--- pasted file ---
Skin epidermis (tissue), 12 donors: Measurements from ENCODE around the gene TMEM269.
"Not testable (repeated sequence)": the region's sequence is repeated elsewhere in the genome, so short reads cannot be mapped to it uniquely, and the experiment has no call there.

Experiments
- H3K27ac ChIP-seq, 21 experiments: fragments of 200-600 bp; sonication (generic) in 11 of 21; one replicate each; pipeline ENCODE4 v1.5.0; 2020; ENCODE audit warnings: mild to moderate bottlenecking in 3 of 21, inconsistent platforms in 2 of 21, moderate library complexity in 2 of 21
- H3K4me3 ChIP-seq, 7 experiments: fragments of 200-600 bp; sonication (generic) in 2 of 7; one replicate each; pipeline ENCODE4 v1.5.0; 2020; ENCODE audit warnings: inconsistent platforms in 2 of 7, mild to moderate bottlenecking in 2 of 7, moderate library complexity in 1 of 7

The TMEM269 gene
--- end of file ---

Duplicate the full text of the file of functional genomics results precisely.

Skin epidermis (tissue), 12 donors: Measurements from ENCODE around the gene TMEM269.
"Not testable (repeated sequence)": the region's sequence is repeated elsewhere in the genome, so short reads cannot be mapped to it uniquely, and the experiment has no call there.

Experiments
- H3K27ac ChIP-seq, 21 experiments: fragments of 200-600 bp; sonication (generic) in 11 of 21; one replicate each; pipeline ENCODE4 v1.5.0; 2020; ENCODE audit warnings: mild to moderate bottlenecking in 3 of 21, inconsistent platforms in 2 of 21, moderate library complexity in 2 of 21
- H3K4me3 ChIP-seq, 7 experiments: fragments of 200-600 bp; sonication (generic) in 2 of 7; one replicate each; pipeline ENCODE4 v1.5.0; 2020; ENCODE audit warnings: inconsistent platforms in 2 of 7, mild to moderate bottlenecking in 2 of 7, moderate library complexity in 1 of 7

The TMEM269 gene